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I have this problem assigned for homework:

Prove that if $p$ is an odd prime and $k$ is an integer satisfying $1<k<p-1$, then $\binom{p-1}{k} \equiv (-1)^k \pmod{p}$.

I've come up with a proof but I'm not sure if it's correct since I never end up using the fact that $p$ is an odd prime... Here it is:

Proof

Note that

$$\binom{p-1}{k}k!=\frac{(p-1)!}{(p-1-k)!k!}\cdot k!=\frac{(p-1)!}{(p-k-1)!}.$$

Since $1<k<p-1$, we have

\begin{align*} (p-1)! &=(p-1)(p-2)\cdots (p-k)(p-k-1)(p-k-2)\cdots 2\cdot 1\\ &=(p-1)(p-2)\cdots (p-k)(p-k-1)! \end{align*}

So,

\begin{align*} \binom{p-1}{k}k!&=\frac{(p-1)!}{(p-1-k)!}\\ &=\frac{(p-1)(p-2)\cdots (p-k)(p-k-1)!}{(p-k-1)!}\\ &=(p-1)(p-2)\cdots (p-k). \end{align*}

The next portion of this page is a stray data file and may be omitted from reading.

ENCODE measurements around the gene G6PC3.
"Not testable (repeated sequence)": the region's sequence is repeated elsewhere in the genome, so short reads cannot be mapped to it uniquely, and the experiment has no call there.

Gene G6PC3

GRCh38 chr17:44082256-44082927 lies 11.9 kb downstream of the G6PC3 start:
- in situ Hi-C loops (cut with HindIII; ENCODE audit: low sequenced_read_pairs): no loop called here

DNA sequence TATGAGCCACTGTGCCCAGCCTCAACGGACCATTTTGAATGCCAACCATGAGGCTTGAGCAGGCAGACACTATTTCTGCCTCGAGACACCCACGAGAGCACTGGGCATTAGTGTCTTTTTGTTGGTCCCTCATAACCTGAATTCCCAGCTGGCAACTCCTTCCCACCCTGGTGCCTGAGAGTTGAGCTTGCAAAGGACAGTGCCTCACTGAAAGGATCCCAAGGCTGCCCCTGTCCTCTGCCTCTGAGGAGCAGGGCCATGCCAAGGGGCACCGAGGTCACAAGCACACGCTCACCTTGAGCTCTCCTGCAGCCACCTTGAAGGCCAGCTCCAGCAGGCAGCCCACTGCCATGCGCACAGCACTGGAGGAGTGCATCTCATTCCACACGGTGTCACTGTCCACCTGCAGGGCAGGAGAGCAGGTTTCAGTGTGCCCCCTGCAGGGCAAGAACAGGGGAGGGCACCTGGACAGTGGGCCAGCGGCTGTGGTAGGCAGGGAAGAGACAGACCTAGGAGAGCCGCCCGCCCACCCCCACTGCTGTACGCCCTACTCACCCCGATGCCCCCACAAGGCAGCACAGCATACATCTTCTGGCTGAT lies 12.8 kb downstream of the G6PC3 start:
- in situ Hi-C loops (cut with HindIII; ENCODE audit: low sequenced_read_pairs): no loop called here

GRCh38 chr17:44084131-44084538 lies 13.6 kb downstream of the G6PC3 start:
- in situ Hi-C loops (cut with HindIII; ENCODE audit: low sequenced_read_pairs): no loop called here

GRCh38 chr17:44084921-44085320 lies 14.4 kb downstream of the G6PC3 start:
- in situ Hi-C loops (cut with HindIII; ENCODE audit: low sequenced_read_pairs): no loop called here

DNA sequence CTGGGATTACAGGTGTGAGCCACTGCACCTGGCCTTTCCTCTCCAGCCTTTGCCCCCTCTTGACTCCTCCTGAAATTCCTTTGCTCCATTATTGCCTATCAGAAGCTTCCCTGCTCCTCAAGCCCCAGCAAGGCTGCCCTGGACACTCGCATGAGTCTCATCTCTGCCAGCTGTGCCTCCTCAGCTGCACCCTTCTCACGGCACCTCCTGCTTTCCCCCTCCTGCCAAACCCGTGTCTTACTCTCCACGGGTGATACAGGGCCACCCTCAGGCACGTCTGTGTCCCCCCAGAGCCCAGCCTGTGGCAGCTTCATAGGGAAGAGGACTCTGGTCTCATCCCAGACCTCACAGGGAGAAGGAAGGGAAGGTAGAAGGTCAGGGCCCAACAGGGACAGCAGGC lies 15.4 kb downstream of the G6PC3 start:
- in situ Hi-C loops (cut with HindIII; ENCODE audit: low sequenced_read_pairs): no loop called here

Note that,

\begin{align*} p-1&\equiv -1\pmod{p}\\ p-2&\equiv -2\pmod{p}\\ &\vdots\\ p-k&\equiv -k\pmod{p}. \end{align*} So, we have

\begin{align*} \binom{p-1}{k}k!&=(p-1)(p-2)\cdots (p-k)\\ &\equiv (-1)(-2)\cdots (-k)\\ &\equiv (-1)^k(1\cdot 2\cdots k)\\ &\equiv (-1)^k k!\pmod{p}. \end{align*}

So $\binom{p-1}{k}k!\equiv (-1)^k k!\pmod{p}\implies \binom{p-1}{k}\equiv (-1)^k \pmod{p}$. $\blacksquare$

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    $\begingroup$ The proof looks correct. You are using the fact that $p$ is prime in the last step. In general, $ab\equiv ac\mod n\Rightarrow b\equiv c\mod n$ is only true if $a$ is coprime to $n$, so you need $k!$ to be coprime to $p$. $\endgroup$ Oct 20 '15 at 1:00
  • $\begingroup$ Thank you very much! Just fixed it. $\endgroup$ Oct 20 '15 at 1:07

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